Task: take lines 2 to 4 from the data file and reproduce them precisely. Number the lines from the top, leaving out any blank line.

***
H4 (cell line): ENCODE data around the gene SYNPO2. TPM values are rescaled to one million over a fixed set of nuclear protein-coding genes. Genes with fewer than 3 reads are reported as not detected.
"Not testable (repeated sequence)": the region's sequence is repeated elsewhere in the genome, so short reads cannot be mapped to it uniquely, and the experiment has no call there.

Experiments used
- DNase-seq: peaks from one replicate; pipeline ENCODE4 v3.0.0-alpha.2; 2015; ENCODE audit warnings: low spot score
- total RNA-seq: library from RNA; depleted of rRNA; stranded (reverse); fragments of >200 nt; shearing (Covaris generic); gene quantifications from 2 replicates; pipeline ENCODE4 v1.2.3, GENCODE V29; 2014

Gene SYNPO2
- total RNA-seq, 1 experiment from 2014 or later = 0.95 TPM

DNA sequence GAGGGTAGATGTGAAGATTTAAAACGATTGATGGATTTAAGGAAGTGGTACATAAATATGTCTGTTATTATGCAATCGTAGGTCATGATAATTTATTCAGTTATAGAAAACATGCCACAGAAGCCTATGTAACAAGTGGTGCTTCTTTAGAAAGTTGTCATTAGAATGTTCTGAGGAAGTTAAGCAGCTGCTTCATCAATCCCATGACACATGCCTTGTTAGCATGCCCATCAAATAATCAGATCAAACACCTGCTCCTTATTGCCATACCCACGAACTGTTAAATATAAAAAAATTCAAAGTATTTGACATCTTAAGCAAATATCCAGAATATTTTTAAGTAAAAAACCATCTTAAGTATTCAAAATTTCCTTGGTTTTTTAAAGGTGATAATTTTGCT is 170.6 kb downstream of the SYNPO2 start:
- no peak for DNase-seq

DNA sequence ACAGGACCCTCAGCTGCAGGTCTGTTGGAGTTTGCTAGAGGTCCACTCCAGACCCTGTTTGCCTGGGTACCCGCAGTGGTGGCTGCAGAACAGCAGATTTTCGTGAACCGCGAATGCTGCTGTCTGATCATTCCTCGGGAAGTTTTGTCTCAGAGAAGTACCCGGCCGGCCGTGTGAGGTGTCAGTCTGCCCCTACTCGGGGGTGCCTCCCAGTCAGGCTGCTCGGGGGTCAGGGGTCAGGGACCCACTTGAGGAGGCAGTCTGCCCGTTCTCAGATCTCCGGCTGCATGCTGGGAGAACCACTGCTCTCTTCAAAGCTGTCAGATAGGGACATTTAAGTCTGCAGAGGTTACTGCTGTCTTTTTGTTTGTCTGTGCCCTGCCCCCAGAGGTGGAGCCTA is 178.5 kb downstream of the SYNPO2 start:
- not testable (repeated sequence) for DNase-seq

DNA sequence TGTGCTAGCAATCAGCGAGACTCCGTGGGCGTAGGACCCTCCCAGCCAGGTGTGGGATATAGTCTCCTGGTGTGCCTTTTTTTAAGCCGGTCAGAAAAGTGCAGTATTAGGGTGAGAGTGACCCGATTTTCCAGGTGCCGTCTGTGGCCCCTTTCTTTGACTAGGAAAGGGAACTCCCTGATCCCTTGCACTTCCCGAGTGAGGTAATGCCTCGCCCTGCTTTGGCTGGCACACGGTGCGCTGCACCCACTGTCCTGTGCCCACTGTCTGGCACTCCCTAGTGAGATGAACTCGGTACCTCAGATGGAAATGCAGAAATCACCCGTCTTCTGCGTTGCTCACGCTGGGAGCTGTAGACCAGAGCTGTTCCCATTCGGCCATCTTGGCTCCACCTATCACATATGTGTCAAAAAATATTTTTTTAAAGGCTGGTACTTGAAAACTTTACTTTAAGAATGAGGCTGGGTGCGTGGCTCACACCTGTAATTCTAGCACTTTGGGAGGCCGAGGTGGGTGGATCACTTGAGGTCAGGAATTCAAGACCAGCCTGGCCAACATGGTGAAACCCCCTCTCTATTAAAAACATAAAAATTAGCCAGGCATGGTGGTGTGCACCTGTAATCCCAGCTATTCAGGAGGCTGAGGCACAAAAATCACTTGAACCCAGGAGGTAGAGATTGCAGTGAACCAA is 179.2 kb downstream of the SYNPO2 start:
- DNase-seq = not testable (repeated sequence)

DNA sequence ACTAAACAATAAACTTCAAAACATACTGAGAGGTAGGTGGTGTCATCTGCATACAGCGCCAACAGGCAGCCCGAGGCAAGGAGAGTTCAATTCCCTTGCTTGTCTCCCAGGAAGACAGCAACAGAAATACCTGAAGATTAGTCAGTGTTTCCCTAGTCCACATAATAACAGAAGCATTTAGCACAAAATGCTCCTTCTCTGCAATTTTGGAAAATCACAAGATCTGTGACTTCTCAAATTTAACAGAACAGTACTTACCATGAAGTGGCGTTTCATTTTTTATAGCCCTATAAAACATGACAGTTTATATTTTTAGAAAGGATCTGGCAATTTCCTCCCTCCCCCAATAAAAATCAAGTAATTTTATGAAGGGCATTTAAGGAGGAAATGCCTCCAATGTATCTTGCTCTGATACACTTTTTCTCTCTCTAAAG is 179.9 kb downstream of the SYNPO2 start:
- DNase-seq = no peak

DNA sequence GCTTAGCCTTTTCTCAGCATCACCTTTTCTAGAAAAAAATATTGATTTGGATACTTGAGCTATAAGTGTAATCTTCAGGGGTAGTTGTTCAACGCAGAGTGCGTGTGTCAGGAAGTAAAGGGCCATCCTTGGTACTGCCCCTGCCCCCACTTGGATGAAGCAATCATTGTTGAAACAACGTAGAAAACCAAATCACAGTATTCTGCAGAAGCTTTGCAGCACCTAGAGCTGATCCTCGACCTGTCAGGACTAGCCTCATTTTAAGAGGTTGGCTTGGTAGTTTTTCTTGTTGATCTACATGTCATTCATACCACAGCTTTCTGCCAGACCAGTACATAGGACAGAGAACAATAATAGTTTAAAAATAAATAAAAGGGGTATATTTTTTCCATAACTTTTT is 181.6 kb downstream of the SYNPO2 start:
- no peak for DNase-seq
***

"Not testable (repeated sequence)": the region's sequence is repeated elsewhere in the genome, so short reads cannot be mapped to it uniquely, and the experiment has no call there.

Experiments used
- DNase-seq: peaks from one replicate; pipeline ENCODE4 v3.0.0-alpha.2; 2015; ENCODE audit warnings: low spot score